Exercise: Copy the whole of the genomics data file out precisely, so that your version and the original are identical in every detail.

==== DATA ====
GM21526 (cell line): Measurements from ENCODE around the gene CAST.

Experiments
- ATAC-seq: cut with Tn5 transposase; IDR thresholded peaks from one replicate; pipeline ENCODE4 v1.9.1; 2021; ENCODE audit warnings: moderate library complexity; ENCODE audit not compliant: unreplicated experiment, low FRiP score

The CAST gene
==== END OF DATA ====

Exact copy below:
GM21526 (cell line): Measurements from ENCODE around the gene CAST.

Experiments
- ATAC-seq: cut with Tn5 transposase; IDR thresholded peaks from one replicate; pipeline ENCODE4 v1.9.1; 2021; ENCODE audit warnings: moderate library complexity; ENCODE audit not compliant: unreplicated experiment, low FRiP score

The CAST gene